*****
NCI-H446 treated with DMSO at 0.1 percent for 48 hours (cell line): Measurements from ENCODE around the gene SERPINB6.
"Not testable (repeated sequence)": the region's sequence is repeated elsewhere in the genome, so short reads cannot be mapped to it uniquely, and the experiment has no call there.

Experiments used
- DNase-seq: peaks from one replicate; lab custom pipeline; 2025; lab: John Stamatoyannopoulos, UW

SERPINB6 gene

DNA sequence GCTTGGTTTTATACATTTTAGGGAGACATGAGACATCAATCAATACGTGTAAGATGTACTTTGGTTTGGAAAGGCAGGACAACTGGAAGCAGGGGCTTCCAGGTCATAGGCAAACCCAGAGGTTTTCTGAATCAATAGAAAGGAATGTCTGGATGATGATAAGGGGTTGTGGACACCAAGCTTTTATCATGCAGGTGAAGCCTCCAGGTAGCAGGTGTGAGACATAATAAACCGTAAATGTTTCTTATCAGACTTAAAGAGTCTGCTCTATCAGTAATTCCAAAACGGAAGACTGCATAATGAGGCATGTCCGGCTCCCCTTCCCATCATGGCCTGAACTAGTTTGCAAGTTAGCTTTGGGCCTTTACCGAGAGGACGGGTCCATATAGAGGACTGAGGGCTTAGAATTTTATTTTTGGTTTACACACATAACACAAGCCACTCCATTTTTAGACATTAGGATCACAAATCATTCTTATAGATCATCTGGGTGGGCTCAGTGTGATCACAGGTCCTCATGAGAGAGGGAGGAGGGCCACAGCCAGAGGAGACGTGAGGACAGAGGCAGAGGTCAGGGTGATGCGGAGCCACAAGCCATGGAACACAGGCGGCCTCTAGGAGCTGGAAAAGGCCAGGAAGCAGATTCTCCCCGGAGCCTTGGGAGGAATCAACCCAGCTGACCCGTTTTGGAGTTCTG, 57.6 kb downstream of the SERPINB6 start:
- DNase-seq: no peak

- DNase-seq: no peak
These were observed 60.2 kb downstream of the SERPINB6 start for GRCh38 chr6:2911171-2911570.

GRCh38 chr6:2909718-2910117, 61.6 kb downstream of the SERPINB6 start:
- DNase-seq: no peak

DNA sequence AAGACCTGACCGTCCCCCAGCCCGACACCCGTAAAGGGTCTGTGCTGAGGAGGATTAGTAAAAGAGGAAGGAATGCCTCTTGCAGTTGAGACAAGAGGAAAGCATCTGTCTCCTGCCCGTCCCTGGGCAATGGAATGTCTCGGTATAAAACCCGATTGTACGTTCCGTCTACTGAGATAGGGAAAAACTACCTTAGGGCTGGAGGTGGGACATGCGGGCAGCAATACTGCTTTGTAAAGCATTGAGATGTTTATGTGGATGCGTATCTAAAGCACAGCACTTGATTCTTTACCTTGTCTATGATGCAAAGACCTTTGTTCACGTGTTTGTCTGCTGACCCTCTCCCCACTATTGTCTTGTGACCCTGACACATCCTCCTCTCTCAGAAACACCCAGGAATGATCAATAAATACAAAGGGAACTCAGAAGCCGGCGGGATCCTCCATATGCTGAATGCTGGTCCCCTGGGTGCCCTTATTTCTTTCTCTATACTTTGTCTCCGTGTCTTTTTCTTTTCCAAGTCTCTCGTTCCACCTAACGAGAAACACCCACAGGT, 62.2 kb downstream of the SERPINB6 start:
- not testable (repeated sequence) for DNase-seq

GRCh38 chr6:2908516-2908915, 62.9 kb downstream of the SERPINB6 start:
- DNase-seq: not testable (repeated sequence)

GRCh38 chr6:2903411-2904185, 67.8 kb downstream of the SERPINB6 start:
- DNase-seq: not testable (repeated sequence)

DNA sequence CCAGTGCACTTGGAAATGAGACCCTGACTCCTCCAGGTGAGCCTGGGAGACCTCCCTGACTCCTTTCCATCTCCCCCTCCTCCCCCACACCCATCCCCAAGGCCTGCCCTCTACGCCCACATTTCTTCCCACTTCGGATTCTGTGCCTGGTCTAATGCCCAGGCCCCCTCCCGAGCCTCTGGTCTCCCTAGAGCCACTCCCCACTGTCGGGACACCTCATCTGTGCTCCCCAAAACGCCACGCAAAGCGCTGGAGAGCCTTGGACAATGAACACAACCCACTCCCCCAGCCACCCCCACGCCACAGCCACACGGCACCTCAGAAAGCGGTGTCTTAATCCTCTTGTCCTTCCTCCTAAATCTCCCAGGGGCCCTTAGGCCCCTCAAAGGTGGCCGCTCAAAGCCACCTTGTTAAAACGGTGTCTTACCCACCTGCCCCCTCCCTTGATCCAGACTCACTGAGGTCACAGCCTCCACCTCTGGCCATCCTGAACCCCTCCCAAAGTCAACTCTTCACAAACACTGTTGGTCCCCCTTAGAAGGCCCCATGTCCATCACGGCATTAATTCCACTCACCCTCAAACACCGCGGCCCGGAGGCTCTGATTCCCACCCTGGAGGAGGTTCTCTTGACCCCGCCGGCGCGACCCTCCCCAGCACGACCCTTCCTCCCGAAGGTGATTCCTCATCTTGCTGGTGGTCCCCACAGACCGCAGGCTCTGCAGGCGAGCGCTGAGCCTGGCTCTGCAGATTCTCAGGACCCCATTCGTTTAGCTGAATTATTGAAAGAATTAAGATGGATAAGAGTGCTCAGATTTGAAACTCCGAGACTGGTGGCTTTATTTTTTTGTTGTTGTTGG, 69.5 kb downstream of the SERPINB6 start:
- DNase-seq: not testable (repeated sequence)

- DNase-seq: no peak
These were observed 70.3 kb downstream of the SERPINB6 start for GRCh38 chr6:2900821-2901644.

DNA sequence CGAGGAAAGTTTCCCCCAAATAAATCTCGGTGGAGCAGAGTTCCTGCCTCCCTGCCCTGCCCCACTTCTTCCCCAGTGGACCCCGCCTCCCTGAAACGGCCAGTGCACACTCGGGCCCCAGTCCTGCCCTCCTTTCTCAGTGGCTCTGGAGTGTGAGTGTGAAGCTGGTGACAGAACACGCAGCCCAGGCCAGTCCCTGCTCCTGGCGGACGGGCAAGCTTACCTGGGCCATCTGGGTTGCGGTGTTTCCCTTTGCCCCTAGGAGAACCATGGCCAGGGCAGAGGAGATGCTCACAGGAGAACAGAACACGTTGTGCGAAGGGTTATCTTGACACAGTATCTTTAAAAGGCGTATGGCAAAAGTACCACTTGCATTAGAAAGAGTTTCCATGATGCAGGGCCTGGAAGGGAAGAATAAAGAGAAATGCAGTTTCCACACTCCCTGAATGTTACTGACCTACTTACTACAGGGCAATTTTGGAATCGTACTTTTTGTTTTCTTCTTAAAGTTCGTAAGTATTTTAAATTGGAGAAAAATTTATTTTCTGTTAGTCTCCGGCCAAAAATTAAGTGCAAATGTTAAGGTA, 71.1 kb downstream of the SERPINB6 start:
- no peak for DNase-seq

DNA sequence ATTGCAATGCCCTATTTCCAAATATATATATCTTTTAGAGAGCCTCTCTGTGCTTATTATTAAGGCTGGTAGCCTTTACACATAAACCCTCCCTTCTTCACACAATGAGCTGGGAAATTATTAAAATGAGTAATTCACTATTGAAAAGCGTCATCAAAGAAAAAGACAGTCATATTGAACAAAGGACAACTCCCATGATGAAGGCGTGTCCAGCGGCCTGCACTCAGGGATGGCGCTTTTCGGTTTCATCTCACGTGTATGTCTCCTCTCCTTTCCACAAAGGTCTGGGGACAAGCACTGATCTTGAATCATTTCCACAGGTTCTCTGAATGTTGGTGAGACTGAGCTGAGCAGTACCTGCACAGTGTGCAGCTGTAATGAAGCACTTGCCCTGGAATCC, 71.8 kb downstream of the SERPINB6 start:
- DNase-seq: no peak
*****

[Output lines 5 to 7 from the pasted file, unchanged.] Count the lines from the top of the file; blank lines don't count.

SERPINB6 gene

DNA sequence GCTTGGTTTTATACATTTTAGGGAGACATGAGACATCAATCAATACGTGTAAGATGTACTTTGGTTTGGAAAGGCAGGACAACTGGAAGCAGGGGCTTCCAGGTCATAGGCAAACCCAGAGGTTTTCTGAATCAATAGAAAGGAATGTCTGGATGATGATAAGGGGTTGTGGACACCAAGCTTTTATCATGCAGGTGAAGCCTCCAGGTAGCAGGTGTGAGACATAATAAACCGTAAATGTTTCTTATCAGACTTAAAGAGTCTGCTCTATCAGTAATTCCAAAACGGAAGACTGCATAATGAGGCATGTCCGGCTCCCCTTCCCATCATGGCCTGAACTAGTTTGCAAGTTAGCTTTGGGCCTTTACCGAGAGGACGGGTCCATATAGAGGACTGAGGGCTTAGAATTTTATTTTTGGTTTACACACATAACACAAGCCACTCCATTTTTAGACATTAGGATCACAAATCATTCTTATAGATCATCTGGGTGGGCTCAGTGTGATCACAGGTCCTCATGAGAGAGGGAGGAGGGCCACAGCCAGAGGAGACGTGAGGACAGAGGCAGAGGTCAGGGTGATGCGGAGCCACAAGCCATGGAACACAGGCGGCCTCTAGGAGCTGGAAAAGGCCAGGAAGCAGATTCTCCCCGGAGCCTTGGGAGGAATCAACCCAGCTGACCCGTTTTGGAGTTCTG, 57.6 kb downstream of the SERPINB6 start:
- DNase-seq: no peak